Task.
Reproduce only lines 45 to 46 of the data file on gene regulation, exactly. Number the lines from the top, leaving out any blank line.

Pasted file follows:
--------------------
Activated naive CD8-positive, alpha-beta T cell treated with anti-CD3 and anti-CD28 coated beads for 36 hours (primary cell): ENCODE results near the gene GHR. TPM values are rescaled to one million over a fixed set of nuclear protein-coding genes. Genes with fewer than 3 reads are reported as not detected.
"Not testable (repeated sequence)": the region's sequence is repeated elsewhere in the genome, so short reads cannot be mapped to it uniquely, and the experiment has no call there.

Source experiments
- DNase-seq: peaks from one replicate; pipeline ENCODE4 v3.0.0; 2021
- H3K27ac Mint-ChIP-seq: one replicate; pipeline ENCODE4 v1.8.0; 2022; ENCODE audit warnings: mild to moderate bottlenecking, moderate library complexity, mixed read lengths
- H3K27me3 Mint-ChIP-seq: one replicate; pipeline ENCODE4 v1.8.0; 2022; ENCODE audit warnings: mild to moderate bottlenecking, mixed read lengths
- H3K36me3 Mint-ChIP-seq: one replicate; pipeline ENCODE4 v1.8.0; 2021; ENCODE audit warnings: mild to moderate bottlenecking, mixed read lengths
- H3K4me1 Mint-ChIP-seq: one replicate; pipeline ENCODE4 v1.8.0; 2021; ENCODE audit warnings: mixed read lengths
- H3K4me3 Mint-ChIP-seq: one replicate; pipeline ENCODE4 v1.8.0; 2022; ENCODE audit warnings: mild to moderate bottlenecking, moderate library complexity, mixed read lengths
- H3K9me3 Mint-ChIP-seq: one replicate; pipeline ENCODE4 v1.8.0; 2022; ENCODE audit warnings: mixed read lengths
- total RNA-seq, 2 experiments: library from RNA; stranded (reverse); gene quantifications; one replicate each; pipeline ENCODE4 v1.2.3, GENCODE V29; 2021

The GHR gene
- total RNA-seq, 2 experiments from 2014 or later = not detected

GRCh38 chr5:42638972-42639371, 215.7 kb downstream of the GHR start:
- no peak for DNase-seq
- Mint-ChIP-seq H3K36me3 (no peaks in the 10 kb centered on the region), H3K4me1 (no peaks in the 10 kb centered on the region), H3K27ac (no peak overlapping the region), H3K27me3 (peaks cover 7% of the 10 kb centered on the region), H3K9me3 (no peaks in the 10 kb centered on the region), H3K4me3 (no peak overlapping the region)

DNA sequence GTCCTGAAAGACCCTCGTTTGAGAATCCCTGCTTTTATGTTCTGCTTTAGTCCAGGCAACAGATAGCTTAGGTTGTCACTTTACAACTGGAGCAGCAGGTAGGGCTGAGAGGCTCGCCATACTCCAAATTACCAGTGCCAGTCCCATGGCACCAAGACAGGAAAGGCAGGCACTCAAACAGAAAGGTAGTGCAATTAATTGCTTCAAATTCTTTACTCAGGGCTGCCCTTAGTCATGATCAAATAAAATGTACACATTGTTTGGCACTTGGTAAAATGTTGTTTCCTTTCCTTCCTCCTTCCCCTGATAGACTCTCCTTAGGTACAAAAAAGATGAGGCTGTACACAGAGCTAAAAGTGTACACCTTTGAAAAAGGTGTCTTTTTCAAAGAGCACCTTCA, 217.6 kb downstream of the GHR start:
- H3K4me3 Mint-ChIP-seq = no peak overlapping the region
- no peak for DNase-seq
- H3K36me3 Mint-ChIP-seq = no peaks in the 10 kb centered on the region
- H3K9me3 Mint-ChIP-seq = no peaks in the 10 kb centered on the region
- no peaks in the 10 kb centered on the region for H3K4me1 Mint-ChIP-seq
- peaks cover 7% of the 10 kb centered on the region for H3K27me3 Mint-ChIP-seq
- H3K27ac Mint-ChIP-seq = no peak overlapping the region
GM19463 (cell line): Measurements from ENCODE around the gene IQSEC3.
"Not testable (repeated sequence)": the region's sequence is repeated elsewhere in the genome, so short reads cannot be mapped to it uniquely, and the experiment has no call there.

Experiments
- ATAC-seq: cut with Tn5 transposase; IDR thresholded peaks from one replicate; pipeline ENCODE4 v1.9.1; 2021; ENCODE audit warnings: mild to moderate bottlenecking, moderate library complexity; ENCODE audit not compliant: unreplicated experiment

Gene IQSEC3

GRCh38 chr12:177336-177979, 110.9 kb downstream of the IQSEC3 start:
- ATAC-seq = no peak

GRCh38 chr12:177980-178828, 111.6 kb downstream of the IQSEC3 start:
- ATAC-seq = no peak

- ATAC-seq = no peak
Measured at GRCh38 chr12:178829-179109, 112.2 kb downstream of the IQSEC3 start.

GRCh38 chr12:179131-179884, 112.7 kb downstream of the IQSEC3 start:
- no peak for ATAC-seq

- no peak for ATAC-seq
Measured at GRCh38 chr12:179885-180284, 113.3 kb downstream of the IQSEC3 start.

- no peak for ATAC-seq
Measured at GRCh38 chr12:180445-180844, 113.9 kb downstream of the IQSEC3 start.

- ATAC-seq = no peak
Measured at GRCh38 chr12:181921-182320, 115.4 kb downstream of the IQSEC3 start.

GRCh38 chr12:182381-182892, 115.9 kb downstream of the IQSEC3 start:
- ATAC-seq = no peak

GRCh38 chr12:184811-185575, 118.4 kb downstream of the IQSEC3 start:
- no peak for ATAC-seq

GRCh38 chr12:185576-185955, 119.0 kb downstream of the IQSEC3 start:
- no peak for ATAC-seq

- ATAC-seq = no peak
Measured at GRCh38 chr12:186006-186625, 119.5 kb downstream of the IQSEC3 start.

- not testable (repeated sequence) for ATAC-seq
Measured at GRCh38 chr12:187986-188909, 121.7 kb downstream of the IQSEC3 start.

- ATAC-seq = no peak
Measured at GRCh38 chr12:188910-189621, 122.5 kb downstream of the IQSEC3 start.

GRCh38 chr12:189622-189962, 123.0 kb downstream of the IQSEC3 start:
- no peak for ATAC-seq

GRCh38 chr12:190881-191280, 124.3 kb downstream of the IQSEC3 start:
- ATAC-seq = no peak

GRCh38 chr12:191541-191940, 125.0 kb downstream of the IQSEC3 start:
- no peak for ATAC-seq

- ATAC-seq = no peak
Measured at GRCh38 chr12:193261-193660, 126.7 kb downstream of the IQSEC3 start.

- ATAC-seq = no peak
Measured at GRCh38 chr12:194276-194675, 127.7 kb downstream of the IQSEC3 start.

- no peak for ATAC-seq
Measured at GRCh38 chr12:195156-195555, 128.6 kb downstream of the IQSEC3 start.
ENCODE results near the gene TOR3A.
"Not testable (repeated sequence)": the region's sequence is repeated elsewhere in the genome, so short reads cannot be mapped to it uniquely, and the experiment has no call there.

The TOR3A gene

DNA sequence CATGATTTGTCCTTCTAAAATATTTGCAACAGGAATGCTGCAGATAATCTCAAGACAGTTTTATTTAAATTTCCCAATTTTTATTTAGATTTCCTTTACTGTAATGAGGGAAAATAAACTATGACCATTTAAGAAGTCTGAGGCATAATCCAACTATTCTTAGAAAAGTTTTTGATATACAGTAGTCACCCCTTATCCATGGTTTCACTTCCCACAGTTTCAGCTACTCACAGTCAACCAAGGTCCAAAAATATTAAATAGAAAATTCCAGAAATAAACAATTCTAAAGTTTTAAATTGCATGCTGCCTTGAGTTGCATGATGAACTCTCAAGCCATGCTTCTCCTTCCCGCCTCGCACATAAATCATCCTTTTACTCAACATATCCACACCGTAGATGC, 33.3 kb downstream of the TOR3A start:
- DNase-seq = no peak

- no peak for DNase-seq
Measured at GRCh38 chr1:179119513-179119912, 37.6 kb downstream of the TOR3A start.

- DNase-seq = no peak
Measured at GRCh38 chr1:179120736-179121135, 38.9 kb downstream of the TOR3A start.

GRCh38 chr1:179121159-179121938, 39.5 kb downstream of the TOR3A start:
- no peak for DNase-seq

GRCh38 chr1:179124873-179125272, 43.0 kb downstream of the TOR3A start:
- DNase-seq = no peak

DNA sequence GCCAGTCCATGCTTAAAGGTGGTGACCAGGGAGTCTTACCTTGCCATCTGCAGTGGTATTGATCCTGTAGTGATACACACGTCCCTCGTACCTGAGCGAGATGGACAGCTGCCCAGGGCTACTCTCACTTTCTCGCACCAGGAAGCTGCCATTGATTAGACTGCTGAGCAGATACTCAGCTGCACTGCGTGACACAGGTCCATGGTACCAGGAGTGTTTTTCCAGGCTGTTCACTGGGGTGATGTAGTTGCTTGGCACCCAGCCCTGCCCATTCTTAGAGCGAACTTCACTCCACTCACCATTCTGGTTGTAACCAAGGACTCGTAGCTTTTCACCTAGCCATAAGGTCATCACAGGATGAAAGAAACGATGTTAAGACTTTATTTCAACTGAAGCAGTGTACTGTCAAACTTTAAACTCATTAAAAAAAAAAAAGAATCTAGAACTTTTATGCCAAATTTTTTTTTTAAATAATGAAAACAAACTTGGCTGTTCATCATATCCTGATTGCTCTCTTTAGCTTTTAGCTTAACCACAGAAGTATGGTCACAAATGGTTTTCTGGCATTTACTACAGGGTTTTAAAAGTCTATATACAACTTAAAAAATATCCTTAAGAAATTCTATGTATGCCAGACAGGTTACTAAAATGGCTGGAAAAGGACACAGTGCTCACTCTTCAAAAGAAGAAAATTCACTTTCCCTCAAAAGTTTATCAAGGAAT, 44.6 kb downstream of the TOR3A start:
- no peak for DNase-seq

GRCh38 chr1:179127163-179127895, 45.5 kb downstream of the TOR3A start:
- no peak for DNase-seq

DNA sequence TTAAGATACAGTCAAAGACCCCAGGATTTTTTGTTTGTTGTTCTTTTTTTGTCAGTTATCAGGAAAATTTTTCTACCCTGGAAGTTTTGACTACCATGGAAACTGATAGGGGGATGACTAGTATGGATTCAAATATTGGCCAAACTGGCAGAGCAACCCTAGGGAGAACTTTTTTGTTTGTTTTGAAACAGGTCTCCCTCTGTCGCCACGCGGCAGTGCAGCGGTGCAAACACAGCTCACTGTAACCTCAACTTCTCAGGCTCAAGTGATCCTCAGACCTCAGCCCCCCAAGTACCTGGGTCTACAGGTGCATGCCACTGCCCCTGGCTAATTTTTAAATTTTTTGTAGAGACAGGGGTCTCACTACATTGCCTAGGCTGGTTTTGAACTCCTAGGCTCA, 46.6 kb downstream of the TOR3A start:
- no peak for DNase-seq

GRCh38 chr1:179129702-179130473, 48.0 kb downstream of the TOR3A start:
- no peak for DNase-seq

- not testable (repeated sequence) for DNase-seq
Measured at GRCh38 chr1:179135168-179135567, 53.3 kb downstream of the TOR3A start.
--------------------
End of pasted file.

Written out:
- ATAC-seq = no peak

GRCh38 chr12:184811-185575, 118.4 kb downstream of the IQSEC3 start: